Nominal interest payments on a principal residence, that is, the house in which the owner lives, are exempted from tax. Therefore, a combination of high nominal interest rate and inflation encourages housing investment.

But in most cases, high nominal interest rates discourage home ownership because it affects the liquidity in two ways:

1. Homeowners have to make full nominal payment today (present) and receive the offsetting capital gain in future.

2. Banks use rule of thumb to qualify mortgage applicants. (For instance, payments cannot be more than 20% of income). Mortgage interest rate are fixed. They are not adjusted by banks during high inflation.

But if the house-owner gets a subsidy or a tax benefit, then the investment in housing is encouraged.

For instance, landlord lives in his house as a tenant. He deducts mortgage interest while computing his taxable income. During inflation, the nominal interest on mortgage increases, the tax benefits of home ownership rise. Thus, tax benefit encourages investment in housing.

3. Inventory Investment:

Inventories consist of stock of raw materials, stock of unfinished goods and finished goods held by firms in anticipation of products sale. It is the smallest component of spending, averaging about 1% of GDP. During recession, firms stop replenishing their inventory as less goods are sold, and inventory investment becomes negative.

Reasons for holding inventories:

1. Production smoothing:

Inventories help the firm to smoothen their level of production. As it is costly to keep changing the level of output, therefore, producers produce at a relatively steady rate even when demand fluctuates, thus, building up inventories when demand is low. Thus, when sales are low, the firm sells less than what it produces. This inventory is used during periods when sales are high.

2. Stock-out-avoidance:

In periods when demand is more than production and if there are no inventories, the firm will lose sales and profit. Inventories can prevent this from happening.

3. Inventories allow a firm to operate more efficiently:

Manufacturing firms keep inventories of spare parts to reduce the time involved in assembling when a machine breaks.

4. Many goods require a number of steps in production and, therefore, take time to produce. When a product is only partly completed, its components are counted as part of a firm’s inventory. These inventories are called work in process.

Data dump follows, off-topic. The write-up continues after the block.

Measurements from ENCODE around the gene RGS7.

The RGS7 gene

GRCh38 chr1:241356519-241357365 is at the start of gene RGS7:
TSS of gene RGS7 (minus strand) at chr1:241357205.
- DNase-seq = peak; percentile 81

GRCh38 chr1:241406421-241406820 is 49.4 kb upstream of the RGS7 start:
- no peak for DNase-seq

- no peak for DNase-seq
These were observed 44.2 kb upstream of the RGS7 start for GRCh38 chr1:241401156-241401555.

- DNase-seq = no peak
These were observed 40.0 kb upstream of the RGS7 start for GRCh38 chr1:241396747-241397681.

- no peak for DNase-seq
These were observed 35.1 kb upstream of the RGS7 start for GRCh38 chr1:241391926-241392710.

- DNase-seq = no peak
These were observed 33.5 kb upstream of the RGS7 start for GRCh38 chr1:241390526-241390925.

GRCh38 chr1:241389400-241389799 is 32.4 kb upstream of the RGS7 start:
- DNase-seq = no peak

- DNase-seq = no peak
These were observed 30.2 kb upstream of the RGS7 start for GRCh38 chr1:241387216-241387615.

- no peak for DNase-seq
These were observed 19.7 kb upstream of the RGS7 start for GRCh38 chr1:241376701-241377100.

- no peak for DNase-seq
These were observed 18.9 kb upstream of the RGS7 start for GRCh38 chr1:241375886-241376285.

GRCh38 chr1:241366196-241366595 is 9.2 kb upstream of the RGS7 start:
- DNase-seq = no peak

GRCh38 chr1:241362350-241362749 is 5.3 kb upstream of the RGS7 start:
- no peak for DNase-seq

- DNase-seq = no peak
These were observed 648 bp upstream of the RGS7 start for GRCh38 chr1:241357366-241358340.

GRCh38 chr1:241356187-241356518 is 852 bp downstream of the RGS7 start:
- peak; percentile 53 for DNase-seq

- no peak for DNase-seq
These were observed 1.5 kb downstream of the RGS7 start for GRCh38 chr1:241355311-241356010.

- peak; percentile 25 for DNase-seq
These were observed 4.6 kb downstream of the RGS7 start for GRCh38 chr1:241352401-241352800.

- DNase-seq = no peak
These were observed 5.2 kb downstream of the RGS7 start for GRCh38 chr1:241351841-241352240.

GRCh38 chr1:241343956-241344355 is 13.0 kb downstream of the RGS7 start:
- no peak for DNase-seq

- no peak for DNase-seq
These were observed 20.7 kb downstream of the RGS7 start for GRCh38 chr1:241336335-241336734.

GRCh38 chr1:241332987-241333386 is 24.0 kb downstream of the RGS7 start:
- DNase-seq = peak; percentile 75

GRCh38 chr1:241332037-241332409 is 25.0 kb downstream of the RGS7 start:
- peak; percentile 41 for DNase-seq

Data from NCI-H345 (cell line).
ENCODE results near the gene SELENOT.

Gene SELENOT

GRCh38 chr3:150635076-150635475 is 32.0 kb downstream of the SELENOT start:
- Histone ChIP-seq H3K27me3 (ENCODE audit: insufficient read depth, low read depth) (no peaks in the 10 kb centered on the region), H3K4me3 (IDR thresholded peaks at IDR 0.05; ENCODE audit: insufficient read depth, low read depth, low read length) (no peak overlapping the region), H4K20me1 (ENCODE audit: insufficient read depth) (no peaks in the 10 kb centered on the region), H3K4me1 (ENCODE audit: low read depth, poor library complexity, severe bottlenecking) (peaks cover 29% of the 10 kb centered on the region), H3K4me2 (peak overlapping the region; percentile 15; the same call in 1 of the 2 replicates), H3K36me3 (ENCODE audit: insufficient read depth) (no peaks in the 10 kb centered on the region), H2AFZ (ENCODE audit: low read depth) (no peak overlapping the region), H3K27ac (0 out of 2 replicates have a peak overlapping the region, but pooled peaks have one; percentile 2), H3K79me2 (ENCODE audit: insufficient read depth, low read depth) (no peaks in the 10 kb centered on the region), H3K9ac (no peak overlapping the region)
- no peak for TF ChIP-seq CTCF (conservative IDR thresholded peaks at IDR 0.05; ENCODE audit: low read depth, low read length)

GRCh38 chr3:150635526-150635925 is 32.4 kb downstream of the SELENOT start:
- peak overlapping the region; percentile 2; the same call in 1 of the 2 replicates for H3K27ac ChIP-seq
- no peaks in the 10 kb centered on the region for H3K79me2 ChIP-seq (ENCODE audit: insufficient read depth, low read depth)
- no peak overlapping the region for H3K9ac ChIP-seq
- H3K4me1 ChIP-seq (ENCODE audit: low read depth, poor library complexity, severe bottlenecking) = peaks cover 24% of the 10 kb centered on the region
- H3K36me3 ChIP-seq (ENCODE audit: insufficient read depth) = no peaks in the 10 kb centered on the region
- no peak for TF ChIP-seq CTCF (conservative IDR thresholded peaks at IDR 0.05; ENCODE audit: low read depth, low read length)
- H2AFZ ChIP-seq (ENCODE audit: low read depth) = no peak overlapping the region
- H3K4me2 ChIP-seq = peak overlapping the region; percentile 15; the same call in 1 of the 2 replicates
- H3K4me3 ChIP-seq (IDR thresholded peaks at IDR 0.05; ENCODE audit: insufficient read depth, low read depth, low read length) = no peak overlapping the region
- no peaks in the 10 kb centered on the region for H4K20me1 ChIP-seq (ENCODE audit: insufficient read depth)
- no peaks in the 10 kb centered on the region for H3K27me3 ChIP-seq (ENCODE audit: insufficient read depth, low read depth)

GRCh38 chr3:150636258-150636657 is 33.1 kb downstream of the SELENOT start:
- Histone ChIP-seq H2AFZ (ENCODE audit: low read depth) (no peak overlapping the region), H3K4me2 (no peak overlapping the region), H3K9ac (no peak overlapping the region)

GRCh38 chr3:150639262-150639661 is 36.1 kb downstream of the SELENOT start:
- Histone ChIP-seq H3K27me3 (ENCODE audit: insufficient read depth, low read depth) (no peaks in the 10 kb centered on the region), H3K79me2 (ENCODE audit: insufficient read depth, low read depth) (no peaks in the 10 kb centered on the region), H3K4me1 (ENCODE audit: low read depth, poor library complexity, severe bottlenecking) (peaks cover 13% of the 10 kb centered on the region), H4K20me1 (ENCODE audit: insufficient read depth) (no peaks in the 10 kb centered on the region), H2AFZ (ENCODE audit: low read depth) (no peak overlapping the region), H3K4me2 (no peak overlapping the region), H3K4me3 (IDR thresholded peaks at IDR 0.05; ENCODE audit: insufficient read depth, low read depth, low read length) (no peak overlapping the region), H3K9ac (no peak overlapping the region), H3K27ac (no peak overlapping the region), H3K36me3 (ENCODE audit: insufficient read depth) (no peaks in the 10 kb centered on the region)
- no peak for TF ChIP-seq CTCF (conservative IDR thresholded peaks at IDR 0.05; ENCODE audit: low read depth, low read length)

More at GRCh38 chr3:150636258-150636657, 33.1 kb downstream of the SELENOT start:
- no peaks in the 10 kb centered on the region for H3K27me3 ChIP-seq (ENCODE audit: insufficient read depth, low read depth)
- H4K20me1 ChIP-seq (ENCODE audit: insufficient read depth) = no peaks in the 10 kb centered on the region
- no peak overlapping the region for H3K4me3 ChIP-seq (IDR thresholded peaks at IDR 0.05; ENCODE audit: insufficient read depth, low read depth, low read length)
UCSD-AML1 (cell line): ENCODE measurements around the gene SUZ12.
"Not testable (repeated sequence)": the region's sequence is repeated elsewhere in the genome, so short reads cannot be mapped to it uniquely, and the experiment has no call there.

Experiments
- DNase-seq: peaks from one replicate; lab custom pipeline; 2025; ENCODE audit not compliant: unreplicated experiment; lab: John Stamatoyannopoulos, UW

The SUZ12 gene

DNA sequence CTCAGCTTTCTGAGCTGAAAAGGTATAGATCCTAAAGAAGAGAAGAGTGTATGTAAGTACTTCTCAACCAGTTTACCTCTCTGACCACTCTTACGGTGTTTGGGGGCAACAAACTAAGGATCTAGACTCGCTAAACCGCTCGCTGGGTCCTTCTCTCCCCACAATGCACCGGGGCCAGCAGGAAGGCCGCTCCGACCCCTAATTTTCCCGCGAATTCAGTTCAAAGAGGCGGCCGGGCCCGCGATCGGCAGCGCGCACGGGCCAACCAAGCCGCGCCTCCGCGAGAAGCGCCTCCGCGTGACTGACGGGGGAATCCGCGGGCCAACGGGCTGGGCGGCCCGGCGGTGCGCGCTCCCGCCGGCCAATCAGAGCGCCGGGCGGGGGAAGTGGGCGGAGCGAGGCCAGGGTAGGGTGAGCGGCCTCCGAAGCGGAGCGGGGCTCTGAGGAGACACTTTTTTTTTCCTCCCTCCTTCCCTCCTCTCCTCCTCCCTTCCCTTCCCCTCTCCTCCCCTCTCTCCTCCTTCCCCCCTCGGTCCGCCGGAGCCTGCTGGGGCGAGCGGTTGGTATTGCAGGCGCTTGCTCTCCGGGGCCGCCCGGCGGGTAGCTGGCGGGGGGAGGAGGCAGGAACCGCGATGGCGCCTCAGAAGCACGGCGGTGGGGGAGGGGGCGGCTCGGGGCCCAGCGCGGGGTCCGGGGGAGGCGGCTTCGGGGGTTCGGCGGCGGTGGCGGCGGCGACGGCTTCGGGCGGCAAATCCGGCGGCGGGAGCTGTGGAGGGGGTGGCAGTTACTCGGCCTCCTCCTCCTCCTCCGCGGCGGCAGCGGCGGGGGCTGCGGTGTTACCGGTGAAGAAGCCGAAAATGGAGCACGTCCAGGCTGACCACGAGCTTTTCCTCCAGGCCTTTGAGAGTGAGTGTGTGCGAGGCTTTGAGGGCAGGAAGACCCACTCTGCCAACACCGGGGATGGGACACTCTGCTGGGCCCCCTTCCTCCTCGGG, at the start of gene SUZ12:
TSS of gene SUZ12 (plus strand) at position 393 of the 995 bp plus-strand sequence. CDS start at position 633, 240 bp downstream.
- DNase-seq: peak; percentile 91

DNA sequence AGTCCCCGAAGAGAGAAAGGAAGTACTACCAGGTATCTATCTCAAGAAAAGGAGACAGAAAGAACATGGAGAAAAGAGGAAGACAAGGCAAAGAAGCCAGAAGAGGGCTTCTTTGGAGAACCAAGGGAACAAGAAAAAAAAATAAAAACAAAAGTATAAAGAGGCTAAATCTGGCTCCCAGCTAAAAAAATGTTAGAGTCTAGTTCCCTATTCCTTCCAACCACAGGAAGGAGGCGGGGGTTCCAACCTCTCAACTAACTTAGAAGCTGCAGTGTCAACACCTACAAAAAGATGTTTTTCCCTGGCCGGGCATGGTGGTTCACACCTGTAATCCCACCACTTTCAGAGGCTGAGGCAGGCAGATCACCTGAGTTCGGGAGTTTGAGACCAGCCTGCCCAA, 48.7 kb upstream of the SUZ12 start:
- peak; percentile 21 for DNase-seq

5. It is less costly for a firm to order goods less frequently in large quantities than in small quantities frequently.

However, the ratio of inventories to final sales will depend on:

1. Economic variables:

Less is the cost of ordering new goods, greater is the speed with which such goods arrive and the smaller will be the inventory-sales ratio.

2. Level of sales:

The sales inventories ratio decreases when sale increases, because there is uncertainty about sales, as the sale increases.

3. Interest rate:

There is interest cost involved in inventory holding. With an increase in the interest rate, the desired-inventory-sales ratio decreases.

Inventory Investment and the Accelerator Model:

Accelerator Model shows that:

Investment spending is proportional to the changes in the output. It is not affected by the cost of capital.

I = α(Y-Yt)

Greater the change in output, greater will be the change in inventory.

Y > Yt → I will increase

Y < Yt → I will decrease

Types of Inventories:

1. Anticipated/Planned/Desired Inventory Investment:

Inventory investment will be high if the firms plan to build up its inventories. It adds to the aggregate demand.

2. Unanticipated Inventory Investment:

When sales are unexpectedly low, unsold inventories will increase. This is due to unexpectedly low AD.

Role of business cycle in inventories:

Inventory investment fluctuates proportionately more during business cycle.


AD falls; inventories increase; thus inventory – sales ratio increases.


Firm decreases production, the demand is met by selling the inventories. Thus at the end of recession inventories will decrease.

Thus, a combination of anticipated and unanticipated inventory changes, influence the role of inventories in the business cycle.

‘Just-In-Time’ Inventory Management:

If inventories are kept in line with AD, fluctuations in inventory investment can be reduced.

‘Just-in-time’ inventory management is a technique imported from Japan. According to this technique, the firms should operate with small inventories by synchronization of the procedure between the suppliers and the users of the material.

Investment and Aggregate Supply (AS):

In Short run: Investment does not affect the AS

In Long run: Investment affects the AS.

It is an important tool for creating long-term prosperity.

Investment around the World:

High growth countries experience a high growth rate because they devote a substantial fraction of their output for investment.